What Are the Symptoms of Sertraline Withdrawal? Everything to Know
It is important to continue taking sertraline until your doctor tells you to stop. When your doctor recommends that you stop taking sertraline, they will help you gradually reduce your dosage to reduce the risk of withdrawal symptoms.
This article explains what symptoms you may experience with sertraline withdrawal. It also discusses a typical sertraline withdrawal schedule, how to manage the symptoms, and more.
Symptoms you may experience with sertraline withdrawal include:
- flu-like symptoms
- a prickling or tingling sensation on the skin
You may also experience symptoms that feel similar to those you experienced before you started to take sertraline. These may include:
- disturbed sleep
- crying spells
- mood swings
- difficulty concentrating
- memory problems
- suicidal thoughts
If someone you know is at immediate risk of harming themselves or others, or at risk of suicide:
- Ask the question, “Are you considering suicide?” even if it is tough.
- Listen without judgment.
- Call 911 or your local emergency number.
- Stay with them until emergency services arrive.
- Try to remove any weapons, medications, or other potentially harmful items.
If you or someone you know is having suicidal thoughts, contact the National Suicide Prevention Lifeline:
- Call 988
- Chat with the lifeline
This service is available 24-7.
The schedule for withdrawal symptoms can depend on various factors, including how long you have been taking sertraline, how abruptly you stop taking it, and your overall health.
Typically, when you suddenly stop taking antidepressants, symptoms begin within 5 days.
The symptoms will usually then last about 1–2 weeks. However, in some cases, you may experience severe withdrawal symptoms that persist for several months.
It is important to contact your doctor if you experience sertraline withdrawal symptoms. The doctor will be able to suggest ways to help you manage your symptoms.
Working with your doctor to create a timetable for reducing sertraline and planning carefully can help you manage your symptoms.
If you can avoid starting to reduce your sertraline dosage when important events are occurring in your life, this can help ensure that the symptoms cause as little disruption to your plans as possible.
Reducing your dosage more slowly can help minimize the symptoms of withdrawal.
Other tips that can help reduce the symptoms of sertraline withdrawal include:
- psychotherapy to prevent depression from reoccurring
- exercising at least three times a week to boost your serotonin levels
- seeking support from family members or support groups
- getting enough quality sleep
- consuming a well-balanced, nutrition-rich diet
- practicing stress reduction techniques
Your doctor may recommend that you start taking a different antidepressant or SSRI while gradually reducing your dosage of sertraline to help ease the withdrawal symptoms.
The new medication may help alleviate the symptoms you felt originally, such as anxiety or depression. Your doctor will advise you on how to effectively begin taking the new medication while decreasing sertraline.
Learning more about the types of antidepressants and how to switch between them can help you get more out of a discussion with your doctor. Find out more in the articles below:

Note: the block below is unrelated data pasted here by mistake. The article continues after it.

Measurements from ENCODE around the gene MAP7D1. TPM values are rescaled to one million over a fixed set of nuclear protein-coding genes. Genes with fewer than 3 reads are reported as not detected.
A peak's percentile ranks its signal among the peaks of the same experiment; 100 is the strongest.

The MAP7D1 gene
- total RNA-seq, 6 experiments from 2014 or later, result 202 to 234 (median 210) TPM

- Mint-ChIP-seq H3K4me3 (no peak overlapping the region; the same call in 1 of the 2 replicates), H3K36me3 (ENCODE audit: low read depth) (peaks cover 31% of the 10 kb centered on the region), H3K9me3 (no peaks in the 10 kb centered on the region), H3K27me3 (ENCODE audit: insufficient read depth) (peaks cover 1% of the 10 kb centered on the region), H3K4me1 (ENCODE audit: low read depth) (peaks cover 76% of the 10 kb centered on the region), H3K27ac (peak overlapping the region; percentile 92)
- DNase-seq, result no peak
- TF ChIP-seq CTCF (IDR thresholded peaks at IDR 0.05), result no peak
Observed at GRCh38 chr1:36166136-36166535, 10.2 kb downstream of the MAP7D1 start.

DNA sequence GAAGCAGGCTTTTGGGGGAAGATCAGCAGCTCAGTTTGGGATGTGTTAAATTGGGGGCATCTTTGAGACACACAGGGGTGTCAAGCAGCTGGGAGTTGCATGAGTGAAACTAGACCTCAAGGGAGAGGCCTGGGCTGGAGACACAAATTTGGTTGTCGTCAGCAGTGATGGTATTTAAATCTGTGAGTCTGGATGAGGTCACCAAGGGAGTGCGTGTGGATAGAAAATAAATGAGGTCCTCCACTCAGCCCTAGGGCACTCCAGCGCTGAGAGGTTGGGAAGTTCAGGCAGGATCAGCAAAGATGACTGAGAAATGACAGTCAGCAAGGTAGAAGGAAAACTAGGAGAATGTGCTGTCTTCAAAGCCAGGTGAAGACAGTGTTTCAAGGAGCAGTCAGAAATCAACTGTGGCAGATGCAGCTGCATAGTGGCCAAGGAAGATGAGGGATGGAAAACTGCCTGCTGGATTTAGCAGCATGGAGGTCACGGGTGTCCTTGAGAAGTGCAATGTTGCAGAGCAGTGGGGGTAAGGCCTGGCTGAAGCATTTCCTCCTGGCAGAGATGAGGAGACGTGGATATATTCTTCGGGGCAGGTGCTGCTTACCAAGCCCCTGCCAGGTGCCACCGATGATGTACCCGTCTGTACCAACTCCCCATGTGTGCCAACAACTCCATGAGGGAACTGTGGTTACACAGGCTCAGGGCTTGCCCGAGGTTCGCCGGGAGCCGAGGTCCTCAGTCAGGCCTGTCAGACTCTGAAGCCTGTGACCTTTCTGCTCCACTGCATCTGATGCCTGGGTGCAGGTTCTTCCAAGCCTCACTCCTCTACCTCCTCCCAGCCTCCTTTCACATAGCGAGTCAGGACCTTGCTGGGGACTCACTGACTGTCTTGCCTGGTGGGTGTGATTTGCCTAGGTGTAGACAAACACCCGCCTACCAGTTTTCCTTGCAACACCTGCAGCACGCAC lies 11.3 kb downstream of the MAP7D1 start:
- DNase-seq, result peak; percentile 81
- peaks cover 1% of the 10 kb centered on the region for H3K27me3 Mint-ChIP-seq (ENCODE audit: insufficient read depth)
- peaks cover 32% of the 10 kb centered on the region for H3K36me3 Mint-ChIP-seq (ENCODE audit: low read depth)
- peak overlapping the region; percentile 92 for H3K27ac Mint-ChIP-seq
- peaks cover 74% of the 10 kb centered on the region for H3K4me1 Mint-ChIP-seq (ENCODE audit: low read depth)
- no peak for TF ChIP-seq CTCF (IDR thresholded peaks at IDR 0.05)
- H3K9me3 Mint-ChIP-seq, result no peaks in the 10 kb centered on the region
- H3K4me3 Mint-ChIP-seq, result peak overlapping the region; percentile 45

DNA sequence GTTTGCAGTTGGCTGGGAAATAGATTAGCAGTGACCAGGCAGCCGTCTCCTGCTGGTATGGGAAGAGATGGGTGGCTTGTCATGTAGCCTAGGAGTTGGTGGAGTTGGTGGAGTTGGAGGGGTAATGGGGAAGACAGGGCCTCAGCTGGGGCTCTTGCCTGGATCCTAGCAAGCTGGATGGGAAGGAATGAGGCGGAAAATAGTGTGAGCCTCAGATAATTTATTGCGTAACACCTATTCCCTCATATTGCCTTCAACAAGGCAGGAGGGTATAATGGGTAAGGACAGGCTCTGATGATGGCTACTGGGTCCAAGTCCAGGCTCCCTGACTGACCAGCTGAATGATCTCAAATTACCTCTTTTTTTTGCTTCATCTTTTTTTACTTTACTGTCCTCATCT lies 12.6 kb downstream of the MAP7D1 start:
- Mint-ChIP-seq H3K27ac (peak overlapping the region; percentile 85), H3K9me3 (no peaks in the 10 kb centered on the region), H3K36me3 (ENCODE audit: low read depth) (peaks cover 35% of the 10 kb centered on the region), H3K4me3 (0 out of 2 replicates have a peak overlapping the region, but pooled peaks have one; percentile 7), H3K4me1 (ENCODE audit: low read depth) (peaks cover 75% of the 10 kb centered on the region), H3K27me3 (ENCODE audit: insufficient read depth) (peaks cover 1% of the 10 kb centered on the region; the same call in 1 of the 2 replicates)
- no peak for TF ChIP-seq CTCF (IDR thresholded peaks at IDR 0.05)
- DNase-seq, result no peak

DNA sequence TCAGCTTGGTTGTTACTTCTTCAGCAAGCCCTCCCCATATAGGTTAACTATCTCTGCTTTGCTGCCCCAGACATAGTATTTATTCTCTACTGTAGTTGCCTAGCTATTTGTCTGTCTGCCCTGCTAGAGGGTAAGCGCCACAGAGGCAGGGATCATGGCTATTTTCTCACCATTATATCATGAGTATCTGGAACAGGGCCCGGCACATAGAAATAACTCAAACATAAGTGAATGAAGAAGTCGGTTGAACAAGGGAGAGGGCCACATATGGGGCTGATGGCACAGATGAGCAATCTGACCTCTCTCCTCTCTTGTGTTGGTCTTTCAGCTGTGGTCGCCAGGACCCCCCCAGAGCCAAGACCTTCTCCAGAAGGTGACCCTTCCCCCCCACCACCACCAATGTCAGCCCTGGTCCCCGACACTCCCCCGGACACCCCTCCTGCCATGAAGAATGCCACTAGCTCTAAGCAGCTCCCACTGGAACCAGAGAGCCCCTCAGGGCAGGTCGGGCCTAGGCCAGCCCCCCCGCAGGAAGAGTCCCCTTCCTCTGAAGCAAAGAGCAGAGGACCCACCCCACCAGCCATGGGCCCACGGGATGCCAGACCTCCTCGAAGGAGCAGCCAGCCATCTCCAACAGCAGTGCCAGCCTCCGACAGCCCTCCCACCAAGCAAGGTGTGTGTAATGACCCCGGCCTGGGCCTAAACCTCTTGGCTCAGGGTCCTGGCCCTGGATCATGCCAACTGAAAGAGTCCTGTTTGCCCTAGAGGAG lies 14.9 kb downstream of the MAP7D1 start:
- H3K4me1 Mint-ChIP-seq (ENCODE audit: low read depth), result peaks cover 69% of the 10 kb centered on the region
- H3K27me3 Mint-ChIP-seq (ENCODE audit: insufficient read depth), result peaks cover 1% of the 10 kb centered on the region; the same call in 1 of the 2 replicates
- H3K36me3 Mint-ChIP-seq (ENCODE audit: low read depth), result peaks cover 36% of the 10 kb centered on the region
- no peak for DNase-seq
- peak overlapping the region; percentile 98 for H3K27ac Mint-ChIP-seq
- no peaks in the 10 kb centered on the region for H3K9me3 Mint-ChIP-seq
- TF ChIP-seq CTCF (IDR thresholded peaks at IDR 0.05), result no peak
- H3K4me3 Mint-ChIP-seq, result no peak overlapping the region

- 7 Tips for Talking to Your Doctor About Switching Depression Treatment
- 12 Drugs Commonly Prescribed for Depression
- How Long Should I Be on Antidepressants?
- Understanding Antidepressants
You may choose to stop taking sertraline if you find that the medication is not working as expected. If this is the case, it is important to contact your doctor to discuss alternative medications. They will be able to explain how to switch medications as safely as possible.
You may also wish to discuss alternative treatments if you are experiencing frequent or serious side effects.
Common side effects of sertraline include:
Serious side effects of sertraline include:
- breathing difficulties
- unusual bleeding or bruising
- fast heartbeat
- muscle stiffness
You should contact your doctor if you are taking sertraline and are experiencing side effects. The doctor may recommend adjusting your dosage or trying a different type of medication.
You should also seek medical advice if you do not notice any improvement in your symptoms or if you believe that sertraline is not working as it should.
Some people find that they notice an improvement within 1–2 weeks of starting to take sertraline. However, it typically takes 4–6 weeks for the medication to take full effect.
View our Depression Appointment Guide to help you prepare for your mental health appointment.
The safest way to stop taking sertraline is to contact your doctor for advice. They will help you put together a timetable for gradually reducing the dosage. If you are on a higher dosage of sertraline, you may need more time to taper off the medication.
Your doctor may recommend that you start taking a different medication at the same time. This may involve taking both medications each day, gradually increasing the strength of the new medication while reducing the strength of sertraline.
Sertraline is an SSRI that doctors commonly prescribe for depression. If you abruptly stop taking sertraline, you may experience symptoms of withdrawal.
Withdrawal symptoms can include nausea, vomiting, dizziness, headaches, and prickling skin sensations. You may also experience symptoms similar to those you had before taking sertraline.
If you wish to stop taking sertraline, it is important that you contact your doctor for advice. They will be able to help you create a plan to reduce your dosage gradually and safely. In some cases, this may include introducing a different medication.